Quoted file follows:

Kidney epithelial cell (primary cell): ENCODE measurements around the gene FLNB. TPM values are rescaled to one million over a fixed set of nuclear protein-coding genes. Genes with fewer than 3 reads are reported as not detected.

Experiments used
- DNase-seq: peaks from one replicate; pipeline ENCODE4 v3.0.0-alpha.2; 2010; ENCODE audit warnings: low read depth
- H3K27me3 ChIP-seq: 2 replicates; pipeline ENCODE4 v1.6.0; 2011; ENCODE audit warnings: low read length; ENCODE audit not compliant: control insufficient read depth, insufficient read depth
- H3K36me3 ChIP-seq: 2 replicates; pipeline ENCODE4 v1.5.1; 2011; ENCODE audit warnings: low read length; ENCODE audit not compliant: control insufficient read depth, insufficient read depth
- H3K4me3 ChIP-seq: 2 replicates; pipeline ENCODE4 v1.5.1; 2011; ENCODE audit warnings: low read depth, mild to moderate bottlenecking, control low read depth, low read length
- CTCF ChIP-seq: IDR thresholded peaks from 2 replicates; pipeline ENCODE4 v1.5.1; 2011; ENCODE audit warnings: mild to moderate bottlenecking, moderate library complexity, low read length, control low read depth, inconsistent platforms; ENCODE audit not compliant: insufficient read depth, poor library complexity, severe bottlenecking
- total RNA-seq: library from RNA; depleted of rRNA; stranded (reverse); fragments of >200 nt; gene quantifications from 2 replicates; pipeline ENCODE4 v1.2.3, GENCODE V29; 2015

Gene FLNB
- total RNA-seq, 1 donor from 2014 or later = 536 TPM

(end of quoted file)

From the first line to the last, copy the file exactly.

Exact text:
Kidney epithelial cell (primary cell): ENCODE measurements around the gene FLNB. TPM values are rescaled to one million over a fixed set of nuclear protein-coding genes. Genes with fewer than 3 reads are reported as not detected.

Experiments used
- DNase-seq: peaks from one replicate; pipeline ENCODE4 v3.0.0-alpha.2; 2010; ENCODE audit warnings: low read depth
- H3K27me3 ChIP-seq: 2 replicates; pipeline ENCODE4 v1.6.0; 2011; ENCODE audit warnings: low read length; ENCODE audit not compliant: control insufficient read depth, insufficient read depth
- H3K36me3 ChIP-seq: 2 replicates; pipeline ENCODE4 v1.5.1; 2011; ENCODE audit warnings: low read length; ENCODE audit not compliant: control insufficient read depth, insufficient read depth
- H3K4me3 ChIP-seq: 2 replicates; pipeline ENCODE4 v1.5.1; 2011; ENCODE audit warnings: low read depth, mild to moderate bottlenecking, control low read depth, low read length
- CTCF ChIP-seq: IDR thresholded peaks from 2 replicates; pipeline ENCODE4 v1.5.1; 2011; ENCODE audit warnings: mild to moderate bottlenecking, moderate library complexity, low read length, control low read depth, inconsistent platforms; ENCODE audit not compliant: insufficient read depth, poor library complexity, severe bottlenecking
- total RNA-seq: library from RNA; depleted of rRNA; stranded (reverse); fragments of >200 nt; gene quantifications from 2 replicates; pipeline ENCODE4 v1.2.3, GENCODE V29; 2015

Gene FLNB
- total RNA-seq, 1 donor from 2014 or later = 536 TPM